The installation of two topside structures last year in the disputed Kuwaiti/Saudi Arabian offshore area was completed using Versabar’s Versatruss heavy-lift system. Following the test lift of the first deck, installation of both topsides was completed in 20 days. Within 10 days of completing the installation of the second deck, the heavy-lift system had been decommissioned and prepared for the 10,000-mi (16,093-km) return trip to Belle Chasse, Louisiana.
Versatruss heavy-lift system
The Versatruss heavy-lift system is a balanced, catamaran configuration that uses mechanical lifting similar to a derrick barge. The system connects to the outboard side of a deck using booms that attach to the centerline of barges with pinned connections. Lifting is achieved through the synchronous pay-in of the main hoist winches through lower horizontal blocks, pulling the two barges together. The pinned booms rotate to generate the lifting loads to raise (and lower) the decks.
The heavy-lift system has been used for deck lifts up to 6,500 tons (5,897 metric tons), for both the installation of new platforms and the decommissioning of old platforms.
The Versatruss system is not a conventional “fixed asset,” it is assembled on a project basis and disassembled following the completion of the work. This meant the system had to be assembled, commissioned, tested, certified, and prepared for 10,000 mi (16,093 km) open sea transportation in about four months.
Retrofitting lift steel to the decks
At the time of the installation contract award, fabrication of the two decks was 100% structurally complete, and 85% complete overall including facilities work. Both decks were designed for a single-hook derrick barge installation, though updated data found the deck weights exceeded the lift capacity of the contracted installation vessel. This changed strategy.
In conjunction with the design engineer, Versabar designed retrofit steel framing to provide the required attachment points and to insure proper distribution of the lift loads into the deck structure. The steel framing was designed to minimize clashes with all piping, cabling, and process equipment. Furnished padeye pins connected the system to the deck. All pins were proof load tested and certified prior to shipping from the US.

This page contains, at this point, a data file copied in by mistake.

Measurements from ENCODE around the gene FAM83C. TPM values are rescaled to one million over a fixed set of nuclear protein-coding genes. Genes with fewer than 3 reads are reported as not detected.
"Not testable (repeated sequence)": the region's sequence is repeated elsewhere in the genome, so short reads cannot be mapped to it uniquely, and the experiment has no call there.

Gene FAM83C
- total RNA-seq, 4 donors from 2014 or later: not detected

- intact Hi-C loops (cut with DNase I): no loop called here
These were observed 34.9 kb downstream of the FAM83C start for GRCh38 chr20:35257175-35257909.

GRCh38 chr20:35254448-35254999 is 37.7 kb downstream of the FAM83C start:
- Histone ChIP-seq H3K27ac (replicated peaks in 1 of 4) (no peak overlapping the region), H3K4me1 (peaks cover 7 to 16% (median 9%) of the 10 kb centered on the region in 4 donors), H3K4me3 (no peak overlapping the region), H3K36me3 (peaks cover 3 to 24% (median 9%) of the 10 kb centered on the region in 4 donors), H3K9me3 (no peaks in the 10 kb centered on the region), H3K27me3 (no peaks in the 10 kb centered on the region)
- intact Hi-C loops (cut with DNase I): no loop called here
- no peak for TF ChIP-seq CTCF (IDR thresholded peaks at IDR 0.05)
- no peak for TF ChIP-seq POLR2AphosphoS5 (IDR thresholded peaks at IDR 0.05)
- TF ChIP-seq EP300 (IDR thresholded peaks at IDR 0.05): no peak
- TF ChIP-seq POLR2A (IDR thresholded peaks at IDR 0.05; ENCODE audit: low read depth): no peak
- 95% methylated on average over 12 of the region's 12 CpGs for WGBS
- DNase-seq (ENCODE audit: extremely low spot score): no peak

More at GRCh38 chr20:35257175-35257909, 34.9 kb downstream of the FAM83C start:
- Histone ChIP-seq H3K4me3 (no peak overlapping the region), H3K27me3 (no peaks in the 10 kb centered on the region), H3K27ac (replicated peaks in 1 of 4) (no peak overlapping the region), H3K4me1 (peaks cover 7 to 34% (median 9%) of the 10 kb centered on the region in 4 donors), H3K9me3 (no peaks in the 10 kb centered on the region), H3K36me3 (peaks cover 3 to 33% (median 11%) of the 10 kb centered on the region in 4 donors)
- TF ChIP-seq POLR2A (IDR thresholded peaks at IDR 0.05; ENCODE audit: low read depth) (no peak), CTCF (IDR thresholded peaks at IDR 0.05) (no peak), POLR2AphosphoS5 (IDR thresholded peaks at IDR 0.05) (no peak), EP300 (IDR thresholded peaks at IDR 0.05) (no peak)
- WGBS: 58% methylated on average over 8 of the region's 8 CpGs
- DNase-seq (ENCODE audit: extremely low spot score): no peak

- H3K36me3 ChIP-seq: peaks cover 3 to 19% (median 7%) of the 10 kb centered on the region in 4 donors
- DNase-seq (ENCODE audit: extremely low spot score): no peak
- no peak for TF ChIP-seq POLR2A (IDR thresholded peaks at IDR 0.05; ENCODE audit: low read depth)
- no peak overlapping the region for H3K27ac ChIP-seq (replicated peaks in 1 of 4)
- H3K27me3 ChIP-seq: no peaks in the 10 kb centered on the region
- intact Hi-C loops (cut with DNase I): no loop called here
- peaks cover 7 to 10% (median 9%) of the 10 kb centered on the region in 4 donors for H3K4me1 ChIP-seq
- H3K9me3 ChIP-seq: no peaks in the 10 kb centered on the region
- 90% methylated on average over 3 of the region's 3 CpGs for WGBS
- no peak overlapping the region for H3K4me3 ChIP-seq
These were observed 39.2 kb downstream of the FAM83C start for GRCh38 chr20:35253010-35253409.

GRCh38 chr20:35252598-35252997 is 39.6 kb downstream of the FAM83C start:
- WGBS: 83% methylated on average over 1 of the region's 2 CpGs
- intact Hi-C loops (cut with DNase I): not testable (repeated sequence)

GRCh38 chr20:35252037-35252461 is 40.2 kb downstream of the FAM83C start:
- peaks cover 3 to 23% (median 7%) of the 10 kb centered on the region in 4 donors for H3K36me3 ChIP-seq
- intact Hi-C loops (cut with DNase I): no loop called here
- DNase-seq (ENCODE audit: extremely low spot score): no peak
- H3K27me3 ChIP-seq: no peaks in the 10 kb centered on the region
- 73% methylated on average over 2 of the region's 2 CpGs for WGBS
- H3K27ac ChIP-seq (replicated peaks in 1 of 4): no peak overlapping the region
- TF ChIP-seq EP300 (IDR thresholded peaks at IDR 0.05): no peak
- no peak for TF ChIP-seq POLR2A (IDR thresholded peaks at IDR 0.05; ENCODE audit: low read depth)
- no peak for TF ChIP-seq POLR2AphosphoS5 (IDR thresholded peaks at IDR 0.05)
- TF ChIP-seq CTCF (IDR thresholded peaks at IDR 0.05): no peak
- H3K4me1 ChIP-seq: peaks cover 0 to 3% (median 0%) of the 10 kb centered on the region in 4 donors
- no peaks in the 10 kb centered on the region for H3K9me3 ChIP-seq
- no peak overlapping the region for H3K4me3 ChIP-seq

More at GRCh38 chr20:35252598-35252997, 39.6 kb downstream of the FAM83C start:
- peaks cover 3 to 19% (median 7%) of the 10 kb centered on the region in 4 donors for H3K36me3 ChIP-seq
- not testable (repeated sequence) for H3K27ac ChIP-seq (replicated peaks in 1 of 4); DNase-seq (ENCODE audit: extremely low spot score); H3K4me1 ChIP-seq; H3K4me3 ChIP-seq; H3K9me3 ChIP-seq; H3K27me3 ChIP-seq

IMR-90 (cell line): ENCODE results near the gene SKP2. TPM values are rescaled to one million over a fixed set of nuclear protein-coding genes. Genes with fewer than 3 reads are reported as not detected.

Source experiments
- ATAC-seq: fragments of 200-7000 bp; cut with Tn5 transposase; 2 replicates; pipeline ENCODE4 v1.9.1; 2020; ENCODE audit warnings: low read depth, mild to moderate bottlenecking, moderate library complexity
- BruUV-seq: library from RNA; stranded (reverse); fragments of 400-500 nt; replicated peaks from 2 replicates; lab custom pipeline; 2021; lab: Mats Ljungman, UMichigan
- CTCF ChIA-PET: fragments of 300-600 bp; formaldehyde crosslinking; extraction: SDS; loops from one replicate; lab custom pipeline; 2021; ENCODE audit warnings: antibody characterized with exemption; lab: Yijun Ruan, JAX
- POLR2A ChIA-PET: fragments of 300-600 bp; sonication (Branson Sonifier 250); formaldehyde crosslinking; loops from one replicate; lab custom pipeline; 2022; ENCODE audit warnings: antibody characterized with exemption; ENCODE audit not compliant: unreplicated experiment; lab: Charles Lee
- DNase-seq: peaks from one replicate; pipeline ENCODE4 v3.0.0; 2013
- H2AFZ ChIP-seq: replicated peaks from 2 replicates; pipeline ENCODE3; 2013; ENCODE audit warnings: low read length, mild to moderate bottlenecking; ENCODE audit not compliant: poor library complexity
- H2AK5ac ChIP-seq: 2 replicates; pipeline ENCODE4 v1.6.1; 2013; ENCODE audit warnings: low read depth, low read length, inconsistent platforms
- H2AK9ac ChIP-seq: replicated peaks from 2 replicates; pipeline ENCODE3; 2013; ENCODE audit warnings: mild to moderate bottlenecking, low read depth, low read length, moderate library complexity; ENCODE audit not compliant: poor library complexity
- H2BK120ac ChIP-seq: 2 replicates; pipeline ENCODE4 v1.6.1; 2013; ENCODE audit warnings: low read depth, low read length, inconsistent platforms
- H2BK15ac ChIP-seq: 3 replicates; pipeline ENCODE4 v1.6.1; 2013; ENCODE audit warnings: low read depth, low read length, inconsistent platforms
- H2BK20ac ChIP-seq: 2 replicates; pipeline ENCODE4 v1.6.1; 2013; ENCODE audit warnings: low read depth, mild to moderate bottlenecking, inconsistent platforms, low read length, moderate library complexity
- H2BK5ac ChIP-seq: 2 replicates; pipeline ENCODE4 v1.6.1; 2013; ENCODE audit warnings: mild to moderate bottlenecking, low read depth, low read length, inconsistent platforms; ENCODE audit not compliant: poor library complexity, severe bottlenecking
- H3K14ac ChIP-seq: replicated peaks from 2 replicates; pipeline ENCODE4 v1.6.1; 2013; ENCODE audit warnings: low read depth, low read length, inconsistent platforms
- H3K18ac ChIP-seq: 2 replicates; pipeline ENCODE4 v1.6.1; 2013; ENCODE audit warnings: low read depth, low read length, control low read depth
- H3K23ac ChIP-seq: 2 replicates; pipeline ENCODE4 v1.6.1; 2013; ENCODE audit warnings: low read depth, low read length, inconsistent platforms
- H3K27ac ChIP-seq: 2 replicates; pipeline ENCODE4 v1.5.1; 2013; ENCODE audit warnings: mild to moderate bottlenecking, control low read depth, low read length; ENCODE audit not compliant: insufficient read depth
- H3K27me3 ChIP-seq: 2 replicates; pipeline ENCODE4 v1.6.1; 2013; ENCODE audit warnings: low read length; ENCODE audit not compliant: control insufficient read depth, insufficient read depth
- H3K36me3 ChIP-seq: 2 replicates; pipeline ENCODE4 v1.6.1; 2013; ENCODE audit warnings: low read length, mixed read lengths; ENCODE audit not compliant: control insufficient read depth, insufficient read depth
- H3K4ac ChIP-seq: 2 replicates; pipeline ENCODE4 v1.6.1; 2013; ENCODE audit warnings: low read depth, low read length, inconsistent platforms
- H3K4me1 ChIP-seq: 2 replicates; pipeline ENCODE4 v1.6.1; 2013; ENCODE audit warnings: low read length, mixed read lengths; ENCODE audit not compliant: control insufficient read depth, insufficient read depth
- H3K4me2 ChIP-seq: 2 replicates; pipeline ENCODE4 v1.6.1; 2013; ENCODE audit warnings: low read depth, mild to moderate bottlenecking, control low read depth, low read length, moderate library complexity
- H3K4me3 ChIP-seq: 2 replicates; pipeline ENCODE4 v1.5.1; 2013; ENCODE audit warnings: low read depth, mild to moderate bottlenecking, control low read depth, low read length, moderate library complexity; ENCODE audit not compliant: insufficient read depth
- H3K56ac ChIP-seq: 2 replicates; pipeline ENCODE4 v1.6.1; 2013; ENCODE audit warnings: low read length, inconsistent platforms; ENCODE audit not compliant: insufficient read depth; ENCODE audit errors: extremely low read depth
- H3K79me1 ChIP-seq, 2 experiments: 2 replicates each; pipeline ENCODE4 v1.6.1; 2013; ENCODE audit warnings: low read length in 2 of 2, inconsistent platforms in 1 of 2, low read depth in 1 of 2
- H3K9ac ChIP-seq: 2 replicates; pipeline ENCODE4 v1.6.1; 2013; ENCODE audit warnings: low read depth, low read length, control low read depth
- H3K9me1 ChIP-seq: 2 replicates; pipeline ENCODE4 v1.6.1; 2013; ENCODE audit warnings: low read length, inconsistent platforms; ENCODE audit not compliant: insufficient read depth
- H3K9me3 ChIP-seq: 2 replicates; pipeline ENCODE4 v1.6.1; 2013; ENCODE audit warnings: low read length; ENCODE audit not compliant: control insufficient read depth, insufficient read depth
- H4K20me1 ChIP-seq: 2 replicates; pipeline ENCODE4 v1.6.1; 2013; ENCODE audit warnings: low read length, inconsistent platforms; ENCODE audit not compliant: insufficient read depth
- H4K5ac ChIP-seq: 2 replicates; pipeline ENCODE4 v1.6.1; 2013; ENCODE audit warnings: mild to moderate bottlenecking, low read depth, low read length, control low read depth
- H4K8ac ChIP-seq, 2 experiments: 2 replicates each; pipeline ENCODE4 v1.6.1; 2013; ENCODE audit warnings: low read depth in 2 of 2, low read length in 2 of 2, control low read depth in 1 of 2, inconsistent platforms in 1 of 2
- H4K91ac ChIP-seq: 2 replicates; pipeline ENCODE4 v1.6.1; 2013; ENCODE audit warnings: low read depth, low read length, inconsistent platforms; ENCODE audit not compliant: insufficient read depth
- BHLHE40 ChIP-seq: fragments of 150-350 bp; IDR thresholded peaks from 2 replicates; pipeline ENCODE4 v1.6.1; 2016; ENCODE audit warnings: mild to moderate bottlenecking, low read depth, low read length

The two Versatruss barges were mobilized from Belle Chasse, Louisiana, to the Arabian Gulf by way of the North Atlantic, Mediterranean Sea, Suez Canal, Red Sea, Gulf of Aden, and Indian Ocean. The 10,000-mi mobilization required approximately 60 days and was achieved in generally good weather, except for the portion of the tow through the top of the Indian Ocean during monsoon season. The barges and tugs experienced several days of sea states with significant wave heights of 15 ft (5 m) or more.
During passage through the Gulf of Aden the heavy-lift system was accompanied by armed guards and an armed escort vessel to deter the local pirates. Seventy days prior to passage of the system through this area, the client had a transport barge under mobilization to the topsides fabrication yard taken under pirate control and held for ransom. The Versatruss tow was achieved without incident. The same process was followed during the demobilization and the system safely completed the return to Belle Chasse .
Moving the topside over the jacket.
The scope of installation services included the following:
- Re-commissioning of the Versatruss system following mobilization
- Versatruss hook-up to the topsides in sheltered waters
- A test lift of each of the decks at the port location
- Tow of Versatruss and the topsides to the installation location in trimaran formation (the deck on the main transport barge with the Versatruss barges attached)
- Installation of each of the topsides on the pre-installed jackets.
Jubail Commercial Port, 125 mi (201 km) southwest of the final installation site, was the primary base of operations for the commissioning, hook-up, and test lift operations. Local land cranes were used to support commissioning activities and local port tugs were used in addition to the Versatruss tugs for local barge maneuvering and handling.
A test lift of each of the decks allowed thorough verification of the lift sequence and a check for clashes and lift system trim. The test lift also fulfilled an additional function. Field geometry and location of other secondary structures on the deck transport barges (flare jackets, bridges) required the topsides to be relocated on each of the barges prior to installation. This was achieved by rotating each of the deck transport barges during the test lift process.
The trimaran tow procedure has been used on all topsides installations performed by Versatruss. This method is validated by theoretical analysis, model test, and field performance. During the trimaran tow, Versatruss supports approximately 60% of the weight of the topsides, with the remaining 40% supported by the main transportation barge.
This level of load distribution provides a stable and coherent system for towing. For this project, annual storm data was selected as the design criteria for the trimaran tow. During the installation of the first topside sea state conditions with a wave height equal to approximately 75% of the selected design conditions were encountered. The measured loads in the system during this tow showed dynamic loads to be well within predicted levels for those conditions (typical maximum dynamic amplification factor of 1.25 for internal lift system loads).
The total lift weights of the two topsides installed were 2,900 short tons (2,631 metric tons) and 3,600 short tons (3,266 metric tons). Versabar says the heavy-lift system previously installed topsides with lift weights of up to 6,500 short tons (5,897 metric tons) and the technology can be scaled for lifts of 20,000 tons (18,144 metric tons) or greater using the same general configuration.